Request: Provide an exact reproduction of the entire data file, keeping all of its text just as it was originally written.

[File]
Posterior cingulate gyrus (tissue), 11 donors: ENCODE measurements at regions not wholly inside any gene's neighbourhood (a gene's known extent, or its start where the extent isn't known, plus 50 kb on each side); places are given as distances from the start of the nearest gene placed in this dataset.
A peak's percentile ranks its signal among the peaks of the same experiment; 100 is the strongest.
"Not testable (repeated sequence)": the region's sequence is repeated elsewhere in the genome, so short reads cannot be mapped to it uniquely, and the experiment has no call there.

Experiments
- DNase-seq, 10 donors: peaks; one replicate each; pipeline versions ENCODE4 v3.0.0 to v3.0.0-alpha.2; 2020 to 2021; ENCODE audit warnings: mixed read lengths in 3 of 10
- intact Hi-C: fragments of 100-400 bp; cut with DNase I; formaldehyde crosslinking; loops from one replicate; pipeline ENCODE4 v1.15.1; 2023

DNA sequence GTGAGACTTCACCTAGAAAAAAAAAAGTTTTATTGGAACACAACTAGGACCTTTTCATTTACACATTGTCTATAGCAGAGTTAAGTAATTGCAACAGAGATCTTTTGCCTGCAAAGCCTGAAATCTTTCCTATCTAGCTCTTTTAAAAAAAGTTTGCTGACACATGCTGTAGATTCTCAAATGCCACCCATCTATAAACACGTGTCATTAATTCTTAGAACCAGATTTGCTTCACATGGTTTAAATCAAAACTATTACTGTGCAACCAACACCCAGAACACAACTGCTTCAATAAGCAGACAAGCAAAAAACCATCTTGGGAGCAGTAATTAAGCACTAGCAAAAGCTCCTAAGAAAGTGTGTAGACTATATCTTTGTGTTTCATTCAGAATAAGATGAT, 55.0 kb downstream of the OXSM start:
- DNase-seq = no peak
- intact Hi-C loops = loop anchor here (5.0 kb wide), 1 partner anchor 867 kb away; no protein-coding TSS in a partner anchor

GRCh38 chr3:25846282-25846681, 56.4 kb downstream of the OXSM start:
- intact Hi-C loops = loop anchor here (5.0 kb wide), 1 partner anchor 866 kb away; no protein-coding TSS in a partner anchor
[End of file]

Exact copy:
Posterior cingulate gyrus (tissue), 11 donors: ENCODE measurements at regions not wholly inside any gene's neighbourhood (a gene's known extent, or its start where the extent isn't known, plus 50 kb on each side); places are given as distances from the start of the nearest gene placed in this dataset.
A peak's percentile ranks its signal among the peaks of the same experiment; 100 is the strongest.
"Not testable (repeated sequence)": the region's sequence is repeated elsewhere in the genome, so short reads cannot be mapped to it uniquely, and the experiment has no call there.

Experiments
- DNase-seq, 10 donors: peaks; one replicate each; pipeline versions ENCODE4 v3.0.0 to v3.0.0-alpha.2; 2020 to 2021; ENCODE audit warnings: mixed read lengths in 3 of 10
- intact Hi-C: fragments of 100-400 bp; cut with DNase I; formaldehyde crosslinking; loops from one replicate; pipeline ENCODE4 v1.15.1; 2023

DNA sequence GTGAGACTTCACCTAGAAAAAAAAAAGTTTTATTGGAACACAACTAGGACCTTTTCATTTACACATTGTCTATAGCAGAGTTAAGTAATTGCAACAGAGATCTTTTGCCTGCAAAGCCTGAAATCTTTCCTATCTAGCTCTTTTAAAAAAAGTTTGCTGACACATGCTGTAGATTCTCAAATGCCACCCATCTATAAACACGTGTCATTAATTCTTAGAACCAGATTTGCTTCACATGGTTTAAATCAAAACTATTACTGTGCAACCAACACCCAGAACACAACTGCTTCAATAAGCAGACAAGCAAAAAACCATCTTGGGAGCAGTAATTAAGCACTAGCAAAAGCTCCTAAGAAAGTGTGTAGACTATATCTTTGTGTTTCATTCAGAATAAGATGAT, 55.0 kb downstream of the OXSM start:
- DNase-seq = no peak
- intact Hi-C loops = loop anchor here (5.0 kb wide), 1 partner anchor 867 kb away; no protein-coding TSS in a partner anchor

GRCh38 chr3:25846282-25846681, 56.4 kb downstream of the OXSM start:
- intact Hi-C loops = loop anchor here (5.0 kb wide), 1 partner anchor 866 kb away; no protein-coding TSS in a partner anchor